Yesterday, I blogged about how, except for the pink ghetto, female characters marketed to kids are usually shown as a minority. They are also sexualized. See the M & Ms below as a typical example. Ms. Brown, the new female M & M character, also shown in heels, is missing from this photo. You can see her here.
I wrote about how presenting females as a minority is dangerous because it normalizes invisible women. Adults stop noticing that girls have gone missing. So do kids.
Females are 51% of the population but we manage to make the illusion of a female minority real when it comes to power positions across America. At the top, women are stuck at 16%.
Where else are females a minority? In the imaginary world, a place where singing lions befriend warthogs, rats can cook, and toys come to life, where anything should be possible. So why is the animated world so sexist? Why do the female M & Ms have to be in the minority, wear high heels, and bat their eyelashes? Why is this OK with parents? What is this gender stereotyping teaching our kids?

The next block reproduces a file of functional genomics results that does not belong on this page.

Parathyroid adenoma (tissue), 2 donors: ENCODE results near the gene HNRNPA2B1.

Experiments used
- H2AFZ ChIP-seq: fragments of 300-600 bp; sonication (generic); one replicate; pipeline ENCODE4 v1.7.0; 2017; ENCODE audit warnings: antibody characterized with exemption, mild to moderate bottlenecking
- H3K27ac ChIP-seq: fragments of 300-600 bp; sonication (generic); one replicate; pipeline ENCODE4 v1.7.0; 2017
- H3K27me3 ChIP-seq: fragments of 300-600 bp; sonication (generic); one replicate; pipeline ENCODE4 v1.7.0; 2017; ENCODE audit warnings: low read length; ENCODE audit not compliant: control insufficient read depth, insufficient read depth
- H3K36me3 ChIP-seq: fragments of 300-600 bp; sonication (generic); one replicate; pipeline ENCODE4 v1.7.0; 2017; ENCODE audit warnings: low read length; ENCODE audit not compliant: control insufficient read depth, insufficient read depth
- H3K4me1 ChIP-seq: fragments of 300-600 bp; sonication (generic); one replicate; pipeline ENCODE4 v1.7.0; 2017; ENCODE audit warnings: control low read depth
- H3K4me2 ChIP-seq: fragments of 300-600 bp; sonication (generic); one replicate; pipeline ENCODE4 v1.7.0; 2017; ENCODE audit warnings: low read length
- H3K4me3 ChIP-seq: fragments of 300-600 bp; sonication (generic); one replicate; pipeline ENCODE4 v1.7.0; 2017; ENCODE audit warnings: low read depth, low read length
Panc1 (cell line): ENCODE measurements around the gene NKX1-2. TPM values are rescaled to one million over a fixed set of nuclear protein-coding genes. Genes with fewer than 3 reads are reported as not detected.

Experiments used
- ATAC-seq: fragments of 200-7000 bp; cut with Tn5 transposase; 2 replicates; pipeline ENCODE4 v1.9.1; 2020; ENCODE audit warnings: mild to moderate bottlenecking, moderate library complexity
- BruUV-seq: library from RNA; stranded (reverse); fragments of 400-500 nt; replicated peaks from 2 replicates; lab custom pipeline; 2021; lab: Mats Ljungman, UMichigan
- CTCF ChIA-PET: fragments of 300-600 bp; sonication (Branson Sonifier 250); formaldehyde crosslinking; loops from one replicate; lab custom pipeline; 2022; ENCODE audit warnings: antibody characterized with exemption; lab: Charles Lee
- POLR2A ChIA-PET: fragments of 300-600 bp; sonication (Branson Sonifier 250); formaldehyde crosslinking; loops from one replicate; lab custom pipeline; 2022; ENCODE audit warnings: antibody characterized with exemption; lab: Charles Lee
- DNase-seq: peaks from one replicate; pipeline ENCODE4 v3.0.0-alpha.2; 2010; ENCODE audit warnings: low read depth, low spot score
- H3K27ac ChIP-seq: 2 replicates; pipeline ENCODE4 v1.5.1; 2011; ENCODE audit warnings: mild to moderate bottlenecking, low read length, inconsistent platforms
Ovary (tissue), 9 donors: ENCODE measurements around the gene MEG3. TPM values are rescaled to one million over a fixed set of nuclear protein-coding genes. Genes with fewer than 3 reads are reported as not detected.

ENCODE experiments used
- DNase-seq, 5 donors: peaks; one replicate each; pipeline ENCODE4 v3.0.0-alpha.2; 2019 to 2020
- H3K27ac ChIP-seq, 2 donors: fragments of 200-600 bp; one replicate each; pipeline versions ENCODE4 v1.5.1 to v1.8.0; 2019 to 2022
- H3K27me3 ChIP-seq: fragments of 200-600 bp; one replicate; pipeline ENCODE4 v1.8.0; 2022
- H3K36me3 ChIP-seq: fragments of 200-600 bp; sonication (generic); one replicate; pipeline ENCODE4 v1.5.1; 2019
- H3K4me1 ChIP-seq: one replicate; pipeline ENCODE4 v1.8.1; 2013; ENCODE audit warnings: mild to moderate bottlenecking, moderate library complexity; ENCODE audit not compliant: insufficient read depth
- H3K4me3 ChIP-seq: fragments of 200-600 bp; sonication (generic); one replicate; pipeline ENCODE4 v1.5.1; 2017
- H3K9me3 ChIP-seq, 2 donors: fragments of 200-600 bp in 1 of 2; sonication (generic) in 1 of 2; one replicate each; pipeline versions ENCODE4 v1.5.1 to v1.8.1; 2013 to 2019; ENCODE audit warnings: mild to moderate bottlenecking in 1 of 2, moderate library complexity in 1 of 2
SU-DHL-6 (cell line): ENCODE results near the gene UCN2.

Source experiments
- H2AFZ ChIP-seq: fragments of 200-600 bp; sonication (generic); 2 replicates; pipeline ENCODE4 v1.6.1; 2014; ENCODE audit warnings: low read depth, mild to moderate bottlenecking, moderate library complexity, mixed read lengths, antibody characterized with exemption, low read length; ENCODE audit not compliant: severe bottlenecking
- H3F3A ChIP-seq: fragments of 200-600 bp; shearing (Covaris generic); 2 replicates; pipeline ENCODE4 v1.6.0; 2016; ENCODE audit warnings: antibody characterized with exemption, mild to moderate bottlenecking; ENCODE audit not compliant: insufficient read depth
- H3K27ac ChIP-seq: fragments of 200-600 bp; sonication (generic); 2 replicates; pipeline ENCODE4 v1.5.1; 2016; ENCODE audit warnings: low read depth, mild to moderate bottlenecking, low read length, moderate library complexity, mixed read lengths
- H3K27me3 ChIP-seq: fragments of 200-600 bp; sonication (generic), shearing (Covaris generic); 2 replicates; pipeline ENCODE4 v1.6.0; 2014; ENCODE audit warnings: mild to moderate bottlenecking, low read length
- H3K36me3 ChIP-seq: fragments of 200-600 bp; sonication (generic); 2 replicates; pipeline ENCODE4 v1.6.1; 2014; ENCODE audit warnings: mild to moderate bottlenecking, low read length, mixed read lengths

A couple things happened after my blog yesterday.
I got even more than the usual amount of hate emails on SFGate: Who cares about M & Ms, I’m stupid, I’m ugly, I can’t write blah blah blah.
Then I saw on FB someone had blogged on About Face about the same sexualized M & Ms issue and was asked by her sister: who cares?
And finally, my daughter is turning three this week. When I went to Party City this morning, I was greeted at the door by a giant green M & M in go go boots. Every kid who walks in the store sees that. It is messed up. It’s no better than that cartoon Camel selling cigarettes to kids. Sexualizing girls is dangerous, and it needs to stop.
So, if you think the above picture is messed up, if you think female M & Ms should be allowed to wear sneakers and run around just like the males get to do, please go to M&Ms Facebook page. Ask M & Ms to stop sexualizing cartoon characters. It’s bad for kids.
Reel Girl rates M & Ms ***SSS*** for extreme gender stereotyping.